- If your cover letter is a separate document, then including your handwritten signature followed by your name would be best.
- If you are sending your cover letter as an email, you need to have a valid email signature with all your contact information in it.
Formatting your cover letter
Let us now talk about your cover letter layout and all the formatting issues.
- If you are writing it as a separate document, place your name at the top and left-align it. Make one line empty and write the date followed your employer’s contact details. If you are writing a cover letter as an email, then there is no need in this.
- Stick to the three-paragraph structure: an opening, body, and closing. Follow by a signature.
- Your cover letter length should not exceed one page
- Make sure that you are using a readable professional font that is not smaller than 12 points. You can go with the employer company’s font to demonstrate your attention to details.
- Maintain consistency in alignment throughout the letter.
- Leave enough white space to increase readability and keep the hiring manager engaged.
Now that you know what your cover letter content should be and how it all should look like, let’s view some essential cover letter tips.
Useful cover letter tips
1. Check cover letter examples
Before you start, familiarize yourself with some cover letter examples. For instance, you can find them here. Or choose the most suitable cover letter sample from here.
2. Research about the hiring manager
You must know the name of the person to address him or her properly. Research about the company as well. What does it do? Which instruments, tools, or technologies does it use? What challenges does it currently experience? Maybe you could address their problems in your cover letter and tell them how you would solve them. You can find useful tips how to connect with hiring manager and use more personal approach here.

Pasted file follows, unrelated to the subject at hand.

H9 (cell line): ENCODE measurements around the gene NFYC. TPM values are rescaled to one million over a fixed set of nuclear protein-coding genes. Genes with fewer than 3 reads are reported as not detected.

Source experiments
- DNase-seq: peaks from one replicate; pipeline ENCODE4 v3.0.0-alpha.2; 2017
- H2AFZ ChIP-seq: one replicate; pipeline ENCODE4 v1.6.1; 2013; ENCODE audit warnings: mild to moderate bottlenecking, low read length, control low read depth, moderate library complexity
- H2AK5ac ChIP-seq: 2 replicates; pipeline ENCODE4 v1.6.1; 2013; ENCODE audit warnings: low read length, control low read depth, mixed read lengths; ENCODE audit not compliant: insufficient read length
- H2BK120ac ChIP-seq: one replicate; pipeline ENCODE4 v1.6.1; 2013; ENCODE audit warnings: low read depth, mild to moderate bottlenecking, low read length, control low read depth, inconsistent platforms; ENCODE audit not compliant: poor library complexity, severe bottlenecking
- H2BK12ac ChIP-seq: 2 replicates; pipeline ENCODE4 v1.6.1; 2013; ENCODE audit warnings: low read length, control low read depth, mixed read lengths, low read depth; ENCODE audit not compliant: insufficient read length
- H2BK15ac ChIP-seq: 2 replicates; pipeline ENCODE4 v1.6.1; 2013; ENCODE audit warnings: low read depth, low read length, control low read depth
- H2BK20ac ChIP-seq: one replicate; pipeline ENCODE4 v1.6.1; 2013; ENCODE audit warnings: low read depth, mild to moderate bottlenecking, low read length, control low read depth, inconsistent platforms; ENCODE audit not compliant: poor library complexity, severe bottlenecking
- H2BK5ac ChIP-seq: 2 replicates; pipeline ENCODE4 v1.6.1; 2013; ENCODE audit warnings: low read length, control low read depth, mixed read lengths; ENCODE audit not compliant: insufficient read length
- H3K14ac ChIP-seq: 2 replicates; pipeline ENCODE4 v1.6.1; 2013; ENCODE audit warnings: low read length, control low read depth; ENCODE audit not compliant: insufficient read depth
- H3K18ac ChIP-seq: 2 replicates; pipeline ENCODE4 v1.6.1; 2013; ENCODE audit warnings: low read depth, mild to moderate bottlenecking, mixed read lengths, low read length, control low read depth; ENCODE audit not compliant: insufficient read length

3. Customize your cover letter
You cover letter must contain unique and relevant information about you, your experience, and your potential employer. If you use an online cover letter creator, similar to this one, it provides you with a simple customized cover letter. You will need to polish it up and make it more personal and eloquent. Whenever you use a template, be sure to adjust it to your style and personality. Never use existing cover letter examples for job application.
4. Include keywords to cover letter content
Include keywords in your cover letter. Look at the job description and use words and phrases that the company is using. Be sure to have some power words in your application letter. This article on Muse might help you choose the right ones.
5. Provide value
Make sure your cover letter provides answers to the following:
- What makes you a great fit for the position?
- Why the company should consider you over the other candidates?
- How can you contribute to the company?
Try to highlight your uniqueness, appropriateness of your experience, and your motivation to be valuable to the company.
6. Do not lie
Remember that lying is never an option. Be sure to only include information that can be confirmed by your potential employer. Do not exaggerate as well. All in all, your real achievements will come into light at some point during the recruitment process.
7. Proofread it
Before sending your motivation letter, proofread it carefully. It must contain neither typos nor mistakes. To be absolutely certain, show it to someone else first.
Red Flags in your cover letter
These are the things to avoid in your cover letter. In case of spotting them, postpone sending your application.
- You wrote too much
- You lied about a few little things
- You did not answer the question “Why a hiring manager needs to hire me?”
- You wrote with mistakes and typos
- Your cover letter does not sound good when read aloud
- Your salutation is too general
- You use slang
- You forgot to change some original information from the template
- You do not have a signature
A cover letter is a way for you to establish contact with a hiring manager and improve your chances of being hired. You can either send it to your employer as a separate document or write it as an email (when not specified otherwise). Still, no matter which option you choose, make sure to stick to the formal structure and proper format. Treat your cover letter as your marketing copy or a sales pitch. Keep it catchy yet professional.